Carbon County residents did their bit to comply with the U.S. Census 2010 head count sort of.
Although the county as a whole falls short of the national average, with 69 percent of residents mailing back their forms as opposed to 72 percent nationally, the state as a whole, townships and boroughs more than made up for the slow response.
U.S. Census officials on Wednesday released participation rates for the 2010 survey.
According to the U.S. Census website, Pennsylvania's return rate was 76 percent, the same as in the last Census in 2000. By county, Schuylkill's rate is 78 percent and Monroe's is 55 percent.
Breaking it down even further, Summit Hill has an 84 percent rate; Tamaqua 70 percent; Jim Thorpe 77 percent; Lehighton 79 percent, Palmerton 81 percent, Rush Township was 81 percent and West Penn Township 85 percent.
Participation is important: At stake is about $400 billion dollars in federal funding each year to be spent on hospitals, job training centers, schools, senior centers, bridges, tunnels and other public works projects and emergency services, according to the U.S. Census.
"Just like we can't survive without roads and bridges, the country doesn't function well without an updated census to distribute funds to areas that most need them and to support community decisions about their own future," said Robert M. Groves, director of the United States Census Bureau.
Carbon County Commissioners Chairman William O'Gurek concurred.
"While it might seem unimportant to the average citizen, the census data is very valuable from the standpoint of government funding," he said. "Municipalities and counties receive funding based on population, and, obviously, the higher the population, the greater the revenue."
O'Gurek gave as an example the Community Development Block Grant program.
"Municipalities with a population of 4,000 or more have received a direct entitlement in the past. In Carbon, that means Lehighton, Palmerton, Franklin Township, Jim Thorpe and Lansford," he said. "The county also received an annual grant to share with smaller municipalities."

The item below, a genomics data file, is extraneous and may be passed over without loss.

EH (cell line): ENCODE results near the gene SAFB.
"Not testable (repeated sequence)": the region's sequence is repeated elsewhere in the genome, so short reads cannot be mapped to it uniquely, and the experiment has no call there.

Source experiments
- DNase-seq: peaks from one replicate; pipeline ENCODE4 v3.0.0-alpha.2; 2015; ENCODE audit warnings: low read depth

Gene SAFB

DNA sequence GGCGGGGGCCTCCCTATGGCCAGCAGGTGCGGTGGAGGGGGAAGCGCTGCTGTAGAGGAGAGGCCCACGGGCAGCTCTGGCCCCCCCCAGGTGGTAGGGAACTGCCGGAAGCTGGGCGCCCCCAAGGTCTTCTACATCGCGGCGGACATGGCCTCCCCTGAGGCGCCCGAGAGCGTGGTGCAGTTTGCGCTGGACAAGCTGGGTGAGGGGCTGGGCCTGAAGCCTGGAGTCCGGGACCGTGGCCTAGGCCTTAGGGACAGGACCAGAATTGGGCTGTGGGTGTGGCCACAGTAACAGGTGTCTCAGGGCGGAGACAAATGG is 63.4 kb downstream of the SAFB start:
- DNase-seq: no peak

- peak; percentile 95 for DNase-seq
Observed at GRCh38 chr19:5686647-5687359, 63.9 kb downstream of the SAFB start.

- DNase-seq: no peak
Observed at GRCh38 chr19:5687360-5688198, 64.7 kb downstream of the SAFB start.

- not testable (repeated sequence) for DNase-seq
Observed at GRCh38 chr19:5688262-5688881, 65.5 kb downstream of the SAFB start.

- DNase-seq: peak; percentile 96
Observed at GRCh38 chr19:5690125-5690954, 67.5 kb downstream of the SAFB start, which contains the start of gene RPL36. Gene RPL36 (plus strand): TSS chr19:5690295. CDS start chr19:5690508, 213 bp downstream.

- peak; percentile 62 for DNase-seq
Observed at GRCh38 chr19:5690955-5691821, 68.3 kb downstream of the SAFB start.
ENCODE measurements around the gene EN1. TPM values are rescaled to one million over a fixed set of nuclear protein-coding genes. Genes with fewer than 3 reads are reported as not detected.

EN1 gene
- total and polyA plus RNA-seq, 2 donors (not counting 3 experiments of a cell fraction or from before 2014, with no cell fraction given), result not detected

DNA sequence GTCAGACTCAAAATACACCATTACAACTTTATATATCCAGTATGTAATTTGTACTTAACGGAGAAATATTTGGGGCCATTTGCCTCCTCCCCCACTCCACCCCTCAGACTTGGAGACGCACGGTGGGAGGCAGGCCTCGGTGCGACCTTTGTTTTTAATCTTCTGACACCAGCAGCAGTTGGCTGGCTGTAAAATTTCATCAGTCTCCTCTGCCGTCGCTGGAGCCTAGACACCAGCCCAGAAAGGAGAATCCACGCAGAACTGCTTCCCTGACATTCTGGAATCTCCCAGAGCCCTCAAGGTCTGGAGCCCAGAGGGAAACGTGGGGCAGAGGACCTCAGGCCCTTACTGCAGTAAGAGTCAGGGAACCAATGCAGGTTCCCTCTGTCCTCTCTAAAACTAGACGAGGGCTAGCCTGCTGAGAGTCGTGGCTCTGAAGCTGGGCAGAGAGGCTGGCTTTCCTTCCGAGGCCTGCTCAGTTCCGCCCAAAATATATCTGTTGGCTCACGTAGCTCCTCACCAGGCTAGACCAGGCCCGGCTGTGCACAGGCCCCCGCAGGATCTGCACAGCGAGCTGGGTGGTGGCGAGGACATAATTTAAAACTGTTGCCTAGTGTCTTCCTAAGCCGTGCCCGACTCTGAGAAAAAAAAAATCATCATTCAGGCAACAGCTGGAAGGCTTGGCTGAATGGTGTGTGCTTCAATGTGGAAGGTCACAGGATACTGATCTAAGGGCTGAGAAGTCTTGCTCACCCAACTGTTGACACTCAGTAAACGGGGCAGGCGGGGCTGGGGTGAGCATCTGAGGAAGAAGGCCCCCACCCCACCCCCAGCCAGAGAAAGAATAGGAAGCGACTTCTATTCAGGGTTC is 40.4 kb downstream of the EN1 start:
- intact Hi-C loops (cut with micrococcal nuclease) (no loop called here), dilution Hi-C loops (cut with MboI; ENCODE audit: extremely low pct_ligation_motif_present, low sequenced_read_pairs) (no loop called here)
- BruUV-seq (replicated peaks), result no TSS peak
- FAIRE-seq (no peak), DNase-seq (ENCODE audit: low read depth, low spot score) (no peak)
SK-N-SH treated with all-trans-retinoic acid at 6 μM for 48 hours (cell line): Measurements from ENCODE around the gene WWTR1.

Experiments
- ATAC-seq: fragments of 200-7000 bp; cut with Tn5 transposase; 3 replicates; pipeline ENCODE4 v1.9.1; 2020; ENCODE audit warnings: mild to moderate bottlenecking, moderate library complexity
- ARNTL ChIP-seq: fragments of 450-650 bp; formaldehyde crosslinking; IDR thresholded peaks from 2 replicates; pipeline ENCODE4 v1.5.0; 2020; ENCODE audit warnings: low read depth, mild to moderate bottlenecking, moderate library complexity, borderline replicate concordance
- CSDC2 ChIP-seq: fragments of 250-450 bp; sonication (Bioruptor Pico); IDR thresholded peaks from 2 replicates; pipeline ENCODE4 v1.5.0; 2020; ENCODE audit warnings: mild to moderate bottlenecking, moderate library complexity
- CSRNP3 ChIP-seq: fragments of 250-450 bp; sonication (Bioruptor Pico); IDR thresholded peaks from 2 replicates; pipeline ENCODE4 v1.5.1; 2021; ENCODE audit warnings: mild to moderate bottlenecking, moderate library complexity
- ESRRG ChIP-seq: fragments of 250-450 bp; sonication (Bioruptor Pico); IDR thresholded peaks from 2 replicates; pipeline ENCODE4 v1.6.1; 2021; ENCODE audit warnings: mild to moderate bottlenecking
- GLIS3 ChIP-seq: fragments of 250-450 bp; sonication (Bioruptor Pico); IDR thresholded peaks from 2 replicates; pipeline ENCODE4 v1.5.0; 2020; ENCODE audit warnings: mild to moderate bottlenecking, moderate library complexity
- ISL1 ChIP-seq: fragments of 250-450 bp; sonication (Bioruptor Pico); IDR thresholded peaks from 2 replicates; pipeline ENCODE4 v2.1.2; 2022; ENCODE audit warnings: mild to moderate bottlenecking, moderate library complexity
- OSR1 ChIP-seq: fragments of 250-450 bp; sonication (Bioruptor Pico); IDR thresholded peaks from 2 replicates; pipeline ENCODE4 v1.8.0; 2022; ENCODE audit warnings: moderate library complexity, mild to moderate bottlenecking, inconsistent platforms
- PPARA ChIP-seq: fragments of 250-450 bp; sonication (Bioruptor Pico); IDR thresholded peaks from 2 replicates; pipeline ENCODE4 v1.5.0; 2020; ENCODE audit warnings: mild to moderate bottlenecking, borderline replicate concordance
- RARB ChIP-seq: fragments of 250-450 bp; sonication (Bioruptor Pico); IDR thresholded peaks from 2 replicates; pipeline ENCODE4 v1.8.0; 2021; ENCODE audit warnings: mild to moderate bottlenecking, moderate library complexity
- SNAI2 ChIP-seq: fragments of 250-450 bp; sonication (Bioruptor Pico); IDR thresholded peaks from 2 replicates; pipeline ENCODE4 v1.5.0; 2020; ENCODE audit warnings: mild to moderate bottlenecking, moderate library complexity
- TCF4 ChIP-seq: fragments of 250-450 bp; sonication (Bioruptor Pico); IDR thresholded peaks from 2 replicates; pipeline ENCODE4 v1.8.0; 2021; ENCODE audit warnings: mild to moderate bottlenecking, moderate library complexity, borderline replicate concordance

O'Gurek said it "could be likely more municipalities may qualify because their population reached that number (Mahoning Township is the likely one).
That would not only mean hundreds of thousands of dollars for that municipality, but also more money that the county can distribute to the remaining smaller towns and township."
The forms were to be mailed back by early this month. Now through July, Census takers will be knocking on doors to count those who failed to return their 10-question forms. All census takers carry a badge with a Department of Commerce watermark and expiration date.
Some census workers might carry a U.S. Census Bureau bag as well.
The census taker will provide you with supervisor contact information and/or the Local Census Office phone number for verification, if asked.
Do not respond to e-mails or telephone calls from people claiming to work for the U.S. Census, asking you for personal information. These are scams.
The 2010 Census form and the 2010 Census takers will not ask you for your Social Security number, bank account number, or credit card number.
The 2010 Census form and the 2010 Census takers never solicit for donations and will never contact you by e-mail.
The U.S. Census will deliver the population counts to the president in December for apportionment, and by next March, the Census Bureau will have finished delivering redistricting data to states.